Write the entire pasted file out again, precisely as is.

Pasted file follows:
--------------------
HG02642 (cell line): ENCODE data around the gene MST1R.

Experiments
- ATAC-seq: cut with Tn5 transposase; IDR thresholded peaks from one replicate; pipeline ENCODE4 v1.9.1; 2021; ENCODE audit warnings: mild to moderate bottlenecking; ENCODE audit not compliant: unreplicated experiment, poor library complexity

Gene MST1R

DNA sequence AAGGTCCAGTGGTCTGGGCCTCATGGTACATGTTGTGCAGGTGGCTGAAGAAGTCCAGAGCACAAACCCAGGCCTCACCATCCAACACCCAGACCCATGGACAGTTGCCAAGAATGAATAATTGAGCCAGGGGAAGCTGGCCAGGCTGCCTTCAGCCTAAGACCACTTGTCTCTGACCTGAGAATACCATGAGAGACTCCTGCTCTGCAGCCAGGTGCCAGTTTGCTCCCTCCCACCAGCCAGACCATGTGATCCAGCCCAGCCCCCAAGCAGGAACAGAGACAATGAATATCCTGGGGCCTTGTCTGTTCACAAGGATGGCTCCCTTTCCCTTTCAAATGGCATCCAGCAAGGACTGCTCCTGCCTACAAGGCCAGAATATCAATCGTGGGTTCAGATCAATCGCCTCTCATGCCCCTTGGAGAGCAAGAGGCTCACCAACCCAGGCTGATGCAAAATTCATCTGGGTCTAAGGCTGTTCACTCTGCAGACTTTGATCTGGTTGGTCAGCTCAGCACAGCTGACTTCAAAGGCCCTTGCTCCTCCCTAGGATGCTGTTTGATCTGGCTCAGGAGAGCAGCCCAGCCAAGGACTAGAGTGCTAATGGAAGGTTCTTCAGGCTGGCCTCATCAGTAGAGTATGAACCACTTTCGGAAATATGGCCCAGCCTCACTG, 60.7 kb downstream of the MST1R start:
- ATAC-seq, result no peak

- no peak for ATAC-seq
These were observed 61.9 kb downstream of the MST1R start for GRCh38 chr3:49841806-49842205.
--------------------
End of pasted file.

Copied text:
HG02642 (cell line): ENCODE data around the gene MST1R.

Experiments
- ATAC-seq: cut with Tn5 transposase; IDR thresholded peaks from one replicate; pipeline ENCODE4 v1.9.1; 2021; ENCODE audit warnings: mild to moderate bottlenecking; ENCODE audit not compliant: unreplicated experiment, poor library complexity

Gene MST1R

DNA sequence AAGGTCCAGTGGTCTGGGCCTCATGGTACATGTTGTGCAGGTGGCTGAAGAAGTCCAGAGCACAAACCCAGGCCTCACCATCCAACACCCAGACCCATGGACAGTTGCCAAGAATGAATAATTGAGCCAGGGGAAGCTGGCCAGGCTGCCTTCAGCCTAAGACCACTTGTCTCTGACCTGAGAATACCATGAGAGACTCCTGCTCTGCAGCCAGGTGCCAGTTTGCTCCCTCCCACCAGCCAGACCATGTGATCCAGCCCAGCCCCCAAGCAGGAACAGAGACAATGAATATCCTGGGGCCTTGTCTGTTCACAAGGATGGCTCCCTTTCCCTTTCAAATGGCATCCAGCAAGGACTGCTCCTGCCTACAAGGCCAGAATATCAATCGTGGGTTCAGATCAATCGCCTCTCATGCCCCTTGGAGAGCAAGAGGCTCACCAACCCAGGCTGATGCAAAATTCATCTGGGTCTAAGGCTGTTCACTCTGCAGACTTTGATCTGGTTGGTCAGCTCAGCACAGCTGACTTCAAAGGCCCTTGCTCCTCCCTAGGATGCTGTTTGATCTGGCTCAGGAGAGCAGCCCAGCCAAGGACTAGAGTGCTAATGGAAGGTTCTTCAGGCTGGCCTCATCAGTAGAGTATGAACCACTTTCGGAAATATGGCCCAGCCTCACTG, 60.7 kb downstream of the MST1R start:
- ATAC-seq, result no peak

- no peak for ATAC-seq
These were observed 61.9 kb downstream of the MST1R start for GRCh38 chr3:49841806-49842205.